WASHINGTON — At the beginning of the year, we often talk about the new things we want to see happen in our lives.
When it comes to your finances, you might promise to save more or spend less. You may now have a plan to reduce your debt.
But what causes so many people to fail at their financial goals?
They can’t change and move forward because they haven’t faced their past.
This January, I want to challenge you to do something to help keep your New Year’s resolutions.
Let it go.
The reason you can’t keep your financial resolutions can usually be traced to the issues, resentments or childhood memories you just can’t release.
Many of you will have to dig deep to get to the root of your problems. Or, if you can’t figure them out, seek counseling.
So, what do you need to let go?
As readers of this column know, my grandmother Big Mama raised me. And although she was a master at handling her money, she worried about making ends meet. I get why she worried. She was raising five grandchildren on a nurse’s aide’s salary, and she had a husband who had a drinking problem. Not all of his paycheck made it home any given pay week.
Despite the challenges, Big Mama managed to pay all her bills — on time, all the time. But she verbalized her money worries — all the time.
Big Mama passed on to me her skills as a money manager. I also inherited her spirit of worry.
I’ve been working on this worry thing and nearly have it beat. Yet it still lingers in the back of my mind. My husband and I faithfully save for the luxuries we want, but when it comes time to spend, I fret. I become anxious about spending what we’ve saved. I can hear my grandmother say, “You just never know what’s going to happen.”
What if I lose my job? What if my husband loses his job? What if one of us gets sick and can’t work? I have a fair amount of what-ifs to keep me worried.
But in 2016, I’ve got a strategy to beat the worry. I’ve promised myself to let it go.
I don’t have to replay the scenes from childhood of my grandmother searching bars in downtown Baltimore for my grandfather before he drank away his salary. That was her worry, not mine.
I’m not the 10-year-old girl who cried because she had to wear really cheap off-brand sneakers and listen to kids tease her about it. I’m not living below the poverty line anymore and likely won’t ever have to. I may face tough economic times, but I’ve got far more to fall back on than my grandmother had.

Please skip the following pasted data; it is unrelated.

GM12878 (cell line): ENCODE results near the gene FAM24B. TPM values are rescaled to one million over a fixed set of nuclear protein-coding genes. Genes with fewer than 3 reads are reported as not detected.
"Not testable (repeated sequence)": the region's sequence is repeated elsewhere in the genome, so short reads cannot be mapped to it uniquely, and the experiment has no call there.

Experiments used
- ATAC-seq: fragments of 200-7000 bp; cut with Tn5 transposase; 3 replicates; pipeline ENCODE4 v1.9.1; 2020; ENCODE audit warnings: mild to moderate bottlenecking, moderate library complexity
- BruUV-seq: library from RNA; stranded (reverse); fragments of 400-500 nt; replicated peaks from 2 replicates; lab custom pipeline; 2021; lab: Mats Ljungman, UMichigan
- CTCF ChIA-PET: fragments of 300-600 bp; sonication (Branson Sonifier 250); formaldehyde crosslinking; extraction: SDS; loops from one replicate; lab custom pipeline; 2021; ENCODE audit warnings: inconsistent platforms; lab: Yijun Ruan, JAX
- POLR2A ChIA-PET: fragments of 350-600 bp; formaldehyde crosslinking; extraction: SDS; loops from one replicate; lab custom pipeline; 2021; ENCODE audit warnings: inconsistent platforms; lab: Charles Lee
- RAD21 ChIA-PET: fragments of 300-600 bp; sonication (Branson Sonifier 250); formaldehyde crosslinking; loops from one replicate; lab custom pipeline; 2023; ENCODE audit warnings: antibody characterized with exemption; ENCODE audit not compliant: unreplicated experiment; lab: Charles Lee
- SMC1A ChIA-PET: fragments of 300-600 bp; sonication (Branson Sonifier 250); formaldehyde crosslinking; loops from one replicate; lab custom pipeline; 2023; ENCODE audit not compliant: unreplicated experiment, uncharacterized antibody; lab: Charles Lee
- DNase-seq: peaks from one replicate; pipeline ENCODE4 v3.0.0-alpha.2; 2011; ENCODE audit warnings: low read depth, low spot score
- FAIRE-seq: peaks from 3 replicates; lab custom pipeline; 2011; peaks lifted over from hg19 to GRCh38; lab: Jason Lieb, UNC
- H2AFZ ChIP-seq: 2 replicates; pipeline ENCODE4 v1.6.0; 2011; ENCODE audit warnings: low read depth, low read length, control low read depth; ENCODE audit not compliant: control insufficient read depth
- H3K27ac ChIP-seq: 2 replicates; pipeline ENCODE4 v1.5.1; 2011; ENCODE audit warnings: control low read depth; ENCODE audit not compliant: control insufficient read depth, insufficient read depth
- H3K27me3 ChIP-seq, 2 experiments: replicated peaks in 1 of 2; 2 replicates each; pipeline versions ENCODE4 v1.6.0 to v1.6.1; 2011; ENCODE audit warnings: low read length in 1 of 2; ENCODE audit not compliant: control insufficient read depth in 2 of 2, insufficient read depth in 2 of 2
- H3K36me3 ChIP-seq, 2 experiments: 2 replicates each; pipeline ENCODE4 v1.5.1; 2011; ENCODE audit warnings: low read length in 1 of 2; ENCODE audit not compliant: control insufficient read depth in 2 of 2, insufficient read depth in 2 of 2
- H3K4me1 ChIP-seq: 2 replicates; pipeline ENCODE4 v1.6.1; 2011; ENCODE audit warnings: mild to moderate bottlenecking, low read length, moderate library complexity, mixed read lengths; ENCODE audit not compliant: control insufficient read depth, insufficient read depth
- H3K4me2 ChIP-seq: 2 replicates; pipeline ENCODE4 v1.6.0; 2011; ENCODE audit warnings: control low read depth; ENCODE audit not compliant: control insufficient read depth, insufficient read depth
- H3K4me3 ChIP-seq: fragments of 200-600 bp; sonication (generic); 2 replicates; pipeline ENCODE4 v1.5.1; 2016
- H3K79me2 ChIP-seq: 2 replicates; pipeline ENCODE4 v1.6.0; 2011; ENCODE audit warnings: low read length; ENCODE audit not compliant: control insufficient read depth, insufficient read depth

Think hard. What’s holding you back from moving forward financially?
• Did you have an impoverished childhood? Have you now accumulated debt trying to erase the memories of not having enough?
• Did you live a silver-spoon lifestyle as a child but can’t sustain it now because you don’t have the same resources as your parents?
• Growing up, did you resent what others had that you didn’t? Do you now try to impress people with things you can’t afford?
• Did you watch your parents fight about money? Have you taken their issues into your marriage, causing financial strain in your relationship?
• Did you run up your credit cards trying to overcompensate for the challenges of being a single parent?
You’ve got to do the work to figure out what’s been your roadblock to fixing your financial situation. Why do you have a sense of entitlement? Why can’t you manage your money properly? Why do you dread spending what you’ve saved?
To help on this journey, I have another suggestion: Choose a theme song for your financial resolution.
My theme song is an obvious choice: “Let It Go” from Disney’s “Frozen.” Here are the lyrics I’ve latched onto for my breakthrough:
“Let it go, let it go
Can’t hold it back anymore
Let it go, let it go
Turn away and slam the door! …
It’s funny how some distance
Makes everything seem small
And the fears that once controlled me
Can’t get to me at all! …
I’m never going back,
The past is in the past!”
I’d love to hear the songs you select to help you end 2016 having achieved your financial resolutions. Send your selection, and why you chose it, to me at email@example.com. Put “Let It Go” in the subject line. I’d like to share your stories.
Face the truth of your past, and you’ll free your future.
Source: Deseret News